• Load fees are paid as the sales charge for the sale or purchase of fund units

Taxation on unitised funds

Unitised funds are subject to the following taxes:

  • Capital gains tax which is levied on profits earned from selling units at a higher price
  • Dividend and interest tax which is paid on the income and dividends received from fund assets

To calculate your income tax, read about the Income Tax Slabs for FY24-25.


Unitised funds are a great avenue for investors to get the benefits of diversification, expert portfolio management, liquidity, and ease of entry.

However, it is important to be aware of the different risks associated with these funds like market risk, management risk, and liquidity risk.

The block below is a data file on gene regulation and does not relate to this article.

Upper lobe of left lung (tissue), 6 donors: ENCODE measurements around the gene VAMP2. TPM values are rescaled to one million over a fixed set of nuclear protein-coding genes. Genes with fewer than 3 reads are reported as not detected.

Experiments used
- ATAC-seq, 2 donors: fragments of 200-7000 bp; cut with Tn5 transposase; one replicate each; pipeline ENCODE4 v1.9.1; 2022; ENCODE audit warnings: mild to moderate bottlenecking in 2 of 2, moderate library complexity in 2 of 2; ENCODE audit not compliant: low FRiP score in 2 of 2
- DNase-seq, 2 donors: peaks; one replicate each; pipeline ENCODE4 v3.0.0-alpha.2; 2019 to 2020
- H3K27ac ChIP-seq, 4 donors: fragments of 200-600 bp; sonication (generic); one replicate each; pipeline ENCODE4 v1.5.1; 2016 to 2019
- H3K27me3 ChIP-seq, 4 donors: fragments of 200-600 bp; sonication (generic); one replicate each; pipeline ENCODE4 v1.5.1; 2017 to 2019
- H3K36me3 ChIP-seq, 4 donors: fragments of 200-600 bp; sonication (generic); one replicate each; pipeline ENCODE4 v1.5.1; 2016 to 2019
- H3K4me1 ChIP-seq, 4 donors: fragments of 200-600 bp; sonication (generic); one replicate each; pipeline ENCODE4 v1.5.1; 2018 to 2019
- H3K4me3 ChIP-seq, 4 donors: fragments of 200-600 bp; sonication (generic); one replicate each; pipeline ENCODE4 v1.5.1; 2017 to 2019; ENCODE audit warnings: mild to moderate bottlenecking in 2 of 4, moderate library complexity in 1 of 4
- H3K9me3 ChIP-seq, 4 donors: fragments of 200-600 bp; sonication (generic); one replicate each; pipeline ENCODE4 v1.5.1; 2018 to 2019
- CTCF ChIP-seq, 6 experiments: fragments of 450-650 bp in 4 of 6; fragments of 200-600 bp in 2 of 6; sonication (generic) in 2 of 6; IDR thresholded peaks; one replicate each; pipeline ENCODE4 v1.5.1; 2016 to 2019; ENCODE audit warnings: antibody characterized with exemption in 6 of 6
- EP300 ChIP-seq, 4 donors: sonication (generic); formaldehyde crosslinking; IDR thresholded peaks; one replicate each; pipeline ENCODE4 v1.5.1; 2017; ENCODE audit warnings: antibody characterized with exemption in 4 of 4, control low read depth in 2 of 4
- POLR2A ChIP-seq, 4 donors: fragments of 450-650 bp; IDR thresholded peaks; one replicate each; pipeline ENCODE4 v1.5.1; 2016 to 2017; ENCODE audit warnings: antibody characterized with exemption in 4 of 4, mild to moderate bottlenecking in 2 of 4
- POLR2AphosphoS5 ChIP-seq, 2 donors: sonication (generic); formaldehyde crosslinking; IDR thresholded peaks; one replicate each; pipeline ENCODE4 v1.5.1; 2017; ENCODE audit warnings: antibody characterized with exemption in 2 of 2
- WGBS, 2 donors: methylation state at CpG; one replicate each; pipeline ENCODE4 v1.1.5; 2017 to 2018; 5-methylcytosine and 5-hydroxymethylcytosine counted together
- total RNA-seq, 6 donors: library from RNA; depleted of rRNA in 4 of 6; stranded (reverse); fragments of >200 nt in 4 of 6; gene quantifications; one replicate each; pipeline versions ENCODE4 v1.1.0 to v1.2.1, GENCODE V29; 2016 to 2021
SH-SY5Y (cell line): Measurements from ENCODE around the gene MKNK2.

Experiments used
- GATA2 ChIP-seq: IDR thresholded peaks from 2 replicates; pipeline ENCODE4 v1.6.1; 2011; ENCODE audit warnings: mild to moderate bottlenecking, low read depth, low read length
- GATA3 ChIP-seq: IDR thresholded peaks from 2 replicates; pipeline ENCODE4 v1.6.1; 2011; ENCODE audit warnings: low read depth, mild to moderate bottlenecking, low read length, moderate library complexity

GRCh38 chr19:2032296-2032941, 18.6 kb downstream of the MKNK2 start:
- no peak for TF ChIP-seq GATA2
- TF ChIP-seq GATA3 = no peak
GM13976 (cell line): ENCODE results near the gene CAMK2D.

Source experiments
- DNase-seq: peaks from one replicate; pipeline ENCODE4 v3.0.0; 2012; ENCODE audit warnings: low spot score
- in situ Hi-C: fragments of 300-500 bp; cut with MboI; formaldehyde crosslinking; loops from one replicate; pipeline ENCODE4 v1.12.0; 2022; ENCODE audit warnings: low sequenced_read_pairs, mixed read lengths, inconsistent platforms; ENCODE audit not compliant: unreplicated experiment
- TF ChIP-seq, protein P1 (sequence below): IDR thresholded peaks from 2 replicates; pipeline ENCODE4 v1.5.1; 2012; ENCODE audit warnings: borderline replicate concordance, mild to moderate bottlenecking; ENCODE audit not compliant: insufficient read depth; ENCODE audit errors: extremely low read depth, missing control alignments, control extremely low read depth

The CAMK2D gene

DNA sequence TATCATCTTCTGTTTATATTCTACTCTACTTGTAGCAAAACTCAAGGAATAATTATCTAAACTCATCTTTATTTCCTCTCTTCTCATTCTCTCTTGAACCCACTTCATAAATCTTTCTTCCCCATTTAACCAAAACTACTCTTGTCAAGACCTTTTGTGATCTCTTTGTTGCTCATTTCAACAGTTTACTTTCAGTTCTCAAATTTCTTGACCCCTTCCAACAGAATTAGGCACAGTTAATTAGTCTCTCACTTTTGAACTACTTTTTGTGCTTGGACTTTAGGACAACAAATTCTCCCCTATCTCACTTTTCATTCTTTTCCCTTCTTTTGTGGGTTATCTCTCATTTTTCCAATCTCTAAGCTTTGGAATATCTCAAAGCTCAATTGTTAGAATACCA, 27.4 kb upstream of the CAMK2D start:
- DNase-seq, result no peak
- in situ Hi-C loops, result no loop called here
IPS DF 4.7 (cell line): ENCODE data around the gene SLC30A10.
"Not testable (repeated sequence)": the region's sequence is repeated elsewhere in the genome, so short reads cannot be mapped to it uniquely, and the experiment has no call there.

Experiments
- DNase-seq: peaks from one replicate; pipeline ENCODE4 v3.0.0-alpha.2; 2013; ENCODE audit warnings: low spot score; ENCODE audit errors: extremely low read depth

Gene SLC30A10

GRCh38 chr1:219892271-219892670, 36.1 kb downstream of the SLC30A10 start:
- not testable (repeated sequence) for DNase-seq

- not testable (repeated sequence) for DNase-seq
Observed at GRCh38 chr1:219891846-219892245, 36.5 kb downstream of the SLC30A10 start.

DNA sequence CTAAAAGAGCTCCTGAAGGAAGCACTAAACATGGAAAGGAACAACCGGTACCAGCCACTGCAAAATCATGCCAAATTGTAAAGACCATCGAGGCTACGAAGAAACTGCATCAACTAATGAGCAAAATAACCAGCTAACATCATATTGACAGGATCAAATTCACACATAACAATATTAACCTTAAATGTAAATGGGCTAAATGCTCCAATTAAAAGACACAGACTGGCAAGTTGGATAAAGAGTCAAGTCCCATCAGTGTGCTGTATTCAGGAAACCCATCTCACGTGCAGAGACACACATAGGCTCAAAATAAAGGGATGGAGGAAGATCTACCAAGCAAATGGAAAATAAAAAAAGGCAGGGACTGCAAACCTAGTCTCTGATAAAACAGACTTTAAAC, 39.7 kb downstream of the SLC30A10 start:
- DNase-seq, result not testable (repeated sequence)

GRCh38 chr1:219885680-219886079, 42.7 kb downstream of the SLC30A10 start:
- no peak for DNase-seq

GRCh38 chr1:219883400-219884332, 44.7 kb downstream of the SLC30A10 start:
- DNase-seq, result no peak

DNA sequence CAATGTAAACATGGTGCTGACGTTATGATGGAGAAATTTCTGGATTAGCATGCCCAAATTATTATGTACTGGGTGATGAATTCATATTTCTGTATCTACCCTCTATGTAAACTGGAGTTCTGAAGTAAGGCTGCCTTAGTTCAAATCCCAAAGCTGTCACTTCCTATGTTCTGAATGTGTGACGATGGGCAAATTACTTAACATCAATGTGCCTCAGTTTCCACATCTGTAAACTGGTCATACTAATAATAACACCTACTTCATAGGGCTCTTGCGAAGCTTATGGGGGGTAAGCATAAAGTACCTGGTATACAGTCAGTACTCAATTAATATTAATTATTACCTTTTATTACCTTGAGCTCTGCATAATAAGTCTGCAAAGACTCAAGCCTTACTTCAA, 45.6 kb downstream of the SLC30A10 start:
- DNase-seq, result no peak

By selecting the right unitised fund and keeping your risk tolerance preference in mind, you can achieve your financial goals in the long term.

If you are planning to invest in unitised mutual funds, the Bajaj Finserv Mutual Fund Platform is the ideal option.

It will help you compare mutual funds and choose the right mutual fund schemes to meet your financial ambitions. With the SIP calculator and lumpsum calculator, you can make informed decisions about how much to invest and calculate potential returns.

Calculate your expected investment returns with the help of our investment calculators

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Frequently asked questions

What is a unitised fund?

A unitised fund is an investment vehicle that pools money from multiple investors to purchase a portfolio of securities, where each investor owns units representing a share of the fund's assets.

What are the advantages of investing in a unitised fund?

Unitised funds offer the benefits of diversification, reducing risk across a broader range of assets and access to professional management.